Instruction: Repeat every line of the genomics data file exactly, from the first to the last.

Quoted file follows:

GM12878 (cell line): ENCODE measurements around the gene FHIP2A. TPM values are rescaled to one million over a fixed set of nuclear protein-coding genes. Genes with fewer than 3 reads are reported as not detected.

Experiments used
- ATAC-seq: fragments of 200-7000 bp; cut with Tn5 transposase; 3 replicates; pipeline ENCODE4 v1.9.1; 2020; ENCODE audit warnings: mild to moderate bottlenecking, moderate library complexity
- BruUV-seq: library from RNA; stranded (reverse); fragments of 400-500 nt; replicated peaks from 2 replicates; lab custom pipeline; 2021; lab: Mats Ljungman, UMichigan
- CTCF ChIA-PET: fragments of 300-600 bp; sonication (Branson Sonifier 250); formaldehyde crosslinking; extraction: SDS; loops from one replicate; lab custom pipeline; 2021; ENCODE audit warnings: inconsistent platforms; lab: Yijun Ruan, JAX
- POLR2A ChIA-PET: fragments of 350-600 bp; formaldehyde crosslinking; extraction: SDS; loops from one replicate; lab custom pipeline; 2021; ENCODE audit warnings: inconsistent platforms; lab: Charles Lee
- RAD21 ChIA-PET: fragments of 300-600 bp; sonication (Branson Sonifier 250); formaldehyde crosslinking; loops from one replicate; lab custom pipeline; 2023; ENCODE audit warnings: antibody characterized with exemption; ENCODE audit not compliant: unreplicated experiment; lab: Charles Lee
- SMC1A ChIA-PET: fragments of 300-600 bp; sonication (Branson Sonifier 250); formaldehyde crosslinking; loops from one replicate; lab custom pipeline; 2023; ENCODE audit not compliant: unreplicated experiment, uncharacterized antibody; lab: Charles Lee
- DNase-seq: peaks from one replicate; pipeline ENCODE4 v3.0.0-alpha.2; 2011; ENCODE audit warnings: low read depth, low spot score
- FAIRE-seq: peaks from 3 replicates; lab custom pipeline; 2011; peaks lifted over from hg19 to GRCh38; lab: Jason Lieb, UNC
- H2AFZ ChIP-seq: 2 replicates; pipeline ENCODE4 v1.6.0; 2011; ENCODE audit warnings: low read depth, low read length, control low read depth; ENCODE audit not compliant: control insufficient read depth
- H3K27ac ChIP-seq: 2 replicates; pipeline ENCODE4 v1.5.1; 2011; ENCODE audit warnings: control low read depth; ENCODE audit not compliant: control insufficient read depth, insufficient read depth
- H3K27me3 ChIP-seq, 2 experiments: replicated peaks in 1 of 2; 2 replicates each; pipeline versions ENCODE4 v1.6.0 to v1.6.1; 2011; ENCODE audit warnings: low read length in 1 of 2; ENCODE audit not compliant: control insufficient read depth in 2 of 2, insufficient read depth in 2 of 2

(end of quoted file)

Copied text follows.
GM12878 (cell line): ENCODE measurements around the gene FHIP2A. TPM values are rescaled to one million over a fixed set of nuclear protein-coding genes. Genes with fewer than 3 reads are reported as not detected.

Experiments used
- ATAC-seq: fragments of 200-7000 bp; cut with Tn5 transposase; 3 replicates; pipeline ENCODE4 v1.9.1; 2020; ENCODE audit warnings: mild to moderate bottlenecking, moderate library complexity
- BruUV-seq: library from RNA; stranded (reverse); fragments of 400-500 nt; replicated peaks from 2 replicates; lab custom pipeline; 2021; lab: Mats Ljungman, UMichigan
- CTCF ChIA-PET: fragments of 300-600 bp; sonication (Branson Sonifier 250); formaldehyde crosslinking; extraction: SDS; loops from one replicate; lab custom pipeline; 2021; ENCODE audit warnings: inconsistent platforms; lab: Yijun Ruan, JAX
- POLR2A ChIA-PET: fragments of 350-600 bp; formaldehyde crosslinking; extraction: SDS; loops from one replicate; lab custom pipeline; 2021; ENCODE audit warnings: inconsistent platforms; lab: Charles Lee
- RAD21 ChIA-PET: fragments of 300-600 bp; sonication (Branson Sonifier 250); formaldehyde crosslinking; loops from one replicate; lab custom pipeline; 2023; ENCODE audit warnings: antibody characterized with exemption; ENCODE audit not compliant: unreplicated experiment; lab: Charles Lee
- SMC1A ChIA-PET: fragments of 300-600 bp; sonication (Branson Sonifier 250); formaldehyde crosslinking; loops from one replicate; lab custom pipeline; 2023; ENCODE audit not compliant: unreplicated experiment, uncharacterized antibody; lab: Charles Lee
- DNase-seq: peaks from one replicate; pipeline ENCODE4 v3.0.0-alpha.2; 2011; ENCODE audit warnings: low read depth, low spot score
- FAIRE-seq: peaks from 3 replicates; lab custom pipeline; 2011; peaks lifted over from hg19 to GRCh38; lab: Jason Lieb, UNC
- H2AFZ ChIP-seq: 2 replicates; pipeline ENCODE4 v1.6.0; 2011; ENCODE audit warnings: low read depth, low read length, control low read depth; ENCODE audit not compliant: control insufficient read depth
- H3K27ac ChIP-seq: 2 replicates; pipeline ENCODE4 v1.5.1; 2011; ENCODE audit warnings: control low read depth; ENCODE audit not compliant: control insufficient read depth, insufficient read depth
- H3K27me3 ChIP-seq, 2 experiments: replicated peaks in 1 of 2; 2 replicates each; pipeline versions ENCODE4 v1.6.0 to v1.6.1; 2011; ENCODE audit warnings: low read length in 1 of 2; ENCODE audit not compliant: control insufficient read depth in 2 of 2, insufficient read depth in 2 of 2